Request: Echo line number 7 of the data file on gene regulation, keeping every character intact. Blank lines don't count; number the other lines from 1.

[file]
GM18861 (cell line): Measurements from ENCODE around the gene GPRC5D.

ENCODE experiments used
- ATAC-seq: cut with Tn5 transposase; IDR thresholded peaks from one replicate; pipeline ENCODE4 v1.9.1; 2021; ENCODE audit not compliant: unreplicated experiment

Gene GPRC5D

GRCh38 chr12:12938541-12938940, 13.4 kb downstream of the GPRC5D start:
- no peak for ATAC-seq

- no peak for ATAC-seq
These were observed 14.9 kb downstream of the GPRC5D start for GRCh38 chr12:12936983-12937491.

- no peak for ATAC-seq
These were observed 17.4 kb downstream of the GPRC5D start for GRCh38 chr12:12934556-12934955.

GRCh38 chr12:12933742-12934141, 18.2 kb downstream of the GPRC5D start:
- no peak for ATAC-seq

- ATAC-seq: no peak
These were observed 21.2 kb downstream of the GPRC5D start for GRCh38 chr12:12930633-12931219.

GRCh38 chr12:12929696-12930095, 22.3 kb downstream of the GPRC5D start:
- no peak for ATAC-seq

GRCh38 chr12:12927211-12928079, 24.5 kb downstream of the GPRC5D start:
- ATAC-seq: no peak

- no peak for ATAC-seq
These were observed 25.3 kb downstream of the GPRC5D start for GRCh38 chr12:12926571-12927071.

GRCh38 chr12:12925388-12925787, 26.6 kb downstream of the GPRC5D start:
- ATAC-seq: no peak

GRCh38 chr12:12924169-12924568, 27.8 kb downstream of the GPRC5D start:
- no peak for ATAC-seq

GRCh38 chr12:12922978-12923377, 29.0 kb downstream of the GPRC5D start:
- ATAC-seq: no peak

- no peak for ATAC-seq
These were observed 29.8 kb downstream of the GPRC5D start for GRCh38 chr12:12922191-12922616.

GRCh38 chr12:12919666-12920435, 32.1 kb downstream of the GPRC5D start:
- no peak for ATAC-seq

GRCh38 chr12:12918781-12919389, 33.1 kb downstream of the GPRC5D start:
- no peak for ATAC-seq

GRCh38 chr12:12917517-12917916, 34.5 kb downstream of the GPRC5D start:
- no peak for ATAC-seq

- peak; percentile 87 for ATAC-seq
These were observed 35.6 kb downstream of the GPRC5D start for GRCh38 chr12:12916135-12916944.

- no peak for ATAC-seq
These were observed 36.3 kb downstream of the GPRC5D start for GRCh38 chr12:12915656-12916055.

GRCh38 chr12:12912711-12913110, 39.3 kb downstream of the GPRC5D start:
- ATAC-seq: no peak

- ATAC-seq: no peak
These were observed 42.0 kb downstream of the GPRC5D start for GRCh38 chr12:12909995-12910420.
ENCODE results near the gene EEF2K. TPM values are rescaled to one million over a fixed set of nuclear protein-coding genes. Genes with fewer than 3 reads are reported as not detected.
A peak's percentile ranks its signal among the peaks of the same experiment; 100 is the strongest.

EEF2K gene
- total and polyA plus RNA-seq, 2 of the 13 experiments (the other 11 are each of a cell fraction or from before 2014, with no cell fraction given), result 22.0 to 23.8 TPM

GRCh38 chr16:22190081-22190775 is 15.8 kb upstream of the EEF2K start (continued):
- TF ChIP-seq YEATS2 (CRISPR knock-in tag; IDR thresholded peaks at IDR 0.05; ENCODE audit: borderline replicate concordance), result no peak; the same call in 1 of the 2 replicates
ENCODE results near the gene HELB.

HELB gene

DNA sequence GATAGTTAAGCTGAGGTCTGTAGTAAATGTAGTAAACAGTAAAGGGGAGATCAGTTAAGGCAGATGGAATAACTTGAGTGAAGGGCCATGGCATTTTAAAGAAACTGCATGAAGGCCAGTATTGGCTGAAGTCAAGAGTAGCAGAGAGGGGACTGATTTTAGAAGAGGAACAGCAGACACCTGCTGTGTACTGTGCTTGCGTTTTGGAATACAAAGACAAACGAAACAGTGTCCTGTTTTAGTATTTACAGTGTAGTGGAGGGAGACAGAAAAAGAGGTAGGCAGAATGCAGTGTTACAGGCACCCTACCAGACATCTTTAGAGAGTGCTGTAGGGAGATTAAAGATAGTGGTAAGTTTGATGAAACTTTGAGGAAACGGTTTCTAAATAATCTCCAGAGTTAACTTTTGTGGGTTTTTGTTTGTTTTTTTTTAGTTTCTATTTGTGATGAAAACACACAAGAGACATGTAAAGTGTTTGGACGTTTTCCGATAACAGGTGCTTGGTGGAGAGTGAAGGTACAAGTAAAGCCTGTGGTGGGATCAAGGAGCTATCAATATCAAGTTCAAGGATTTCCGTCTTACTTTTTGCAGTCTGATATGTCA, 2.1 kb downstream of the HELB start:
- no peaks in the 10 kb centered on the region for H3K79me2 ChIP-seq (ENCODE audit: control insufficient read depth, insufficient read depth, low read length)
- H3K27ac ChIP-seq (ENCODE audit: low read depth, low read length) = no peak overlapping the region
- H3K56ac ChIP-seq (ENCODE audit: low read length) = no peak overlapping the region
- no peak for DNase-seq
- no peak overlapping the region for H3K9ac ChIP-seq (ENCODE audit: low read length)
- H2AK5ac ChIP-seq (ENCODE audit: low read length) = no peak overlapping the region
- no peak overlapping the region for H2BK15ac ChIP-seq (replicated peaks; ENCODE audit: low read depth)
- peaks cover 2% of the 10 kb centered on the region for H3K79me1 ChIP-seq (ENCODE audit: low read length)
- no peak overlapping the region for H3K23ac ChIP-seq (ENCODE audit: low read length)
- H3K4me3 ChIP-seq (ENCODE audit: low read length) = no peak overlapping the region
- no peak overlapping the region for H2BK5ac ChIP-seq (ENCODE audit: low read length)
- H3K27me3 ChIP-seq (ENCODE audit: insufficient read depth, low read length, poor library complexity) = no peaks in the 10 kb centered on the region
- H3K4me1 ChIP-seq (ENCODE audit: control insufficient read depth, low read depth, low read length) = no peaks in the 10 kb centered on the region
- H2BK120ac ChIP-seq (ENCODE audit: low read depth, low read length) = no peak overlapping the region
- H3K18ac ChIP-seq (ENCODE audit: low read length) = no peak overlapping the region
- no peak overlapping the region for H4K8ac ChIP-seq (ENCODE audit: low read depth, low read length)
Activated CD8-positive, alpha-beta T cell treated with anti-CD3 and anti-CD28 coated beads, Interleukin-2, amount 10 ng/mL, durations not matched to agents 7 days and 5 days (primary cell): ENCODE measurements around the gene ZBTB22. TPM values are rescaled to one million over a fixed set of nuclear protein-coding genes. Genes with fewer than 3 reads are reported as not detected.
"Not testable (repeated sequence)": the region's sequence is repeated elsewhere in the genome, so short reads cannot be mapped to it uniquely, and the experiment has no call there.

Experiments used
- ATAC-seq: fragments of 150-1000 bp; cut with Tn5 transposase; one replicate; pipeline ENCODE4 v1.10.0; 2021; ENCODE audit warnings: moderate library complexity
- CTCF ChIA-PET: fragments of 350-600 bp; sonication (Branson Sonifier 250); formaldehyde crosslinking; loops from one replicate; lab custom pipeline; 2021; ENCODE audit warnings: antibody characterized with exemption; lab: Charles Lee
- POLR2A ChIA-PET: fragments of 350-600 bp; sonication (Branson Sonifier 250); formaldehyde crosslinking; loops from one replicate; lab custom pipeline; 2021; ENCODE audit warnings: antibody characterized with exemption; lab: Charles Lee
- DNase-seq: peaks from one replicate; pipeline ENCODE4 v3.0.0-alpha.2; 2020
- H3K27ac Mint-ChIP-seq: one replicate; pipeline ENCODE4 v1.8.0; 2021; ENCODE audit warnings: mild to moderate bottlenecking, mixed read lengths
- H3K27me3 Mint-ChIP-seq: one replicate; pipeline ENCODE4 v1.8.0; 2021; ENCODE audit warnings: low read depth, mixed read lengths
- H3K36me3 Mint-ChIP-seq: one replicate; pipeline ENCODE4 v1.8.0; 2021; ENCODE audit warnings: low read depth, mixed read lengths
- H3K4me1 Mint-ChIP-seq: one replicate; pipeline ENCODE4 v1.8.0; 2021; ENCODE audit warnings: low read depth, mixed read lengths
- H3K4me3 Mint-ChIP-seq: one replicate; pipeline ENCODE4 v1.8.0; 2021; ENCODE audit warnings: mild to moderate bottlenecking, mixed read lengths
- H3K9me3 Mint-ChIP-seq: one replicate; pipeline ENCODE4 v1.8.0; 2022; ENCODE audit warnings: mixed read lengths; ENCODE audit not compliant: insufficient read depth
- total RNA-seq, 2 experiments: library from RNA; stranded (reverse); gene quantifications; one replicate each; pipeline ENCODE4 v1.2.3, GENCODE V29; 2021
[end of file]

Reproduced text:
- no peak for ATAC-seq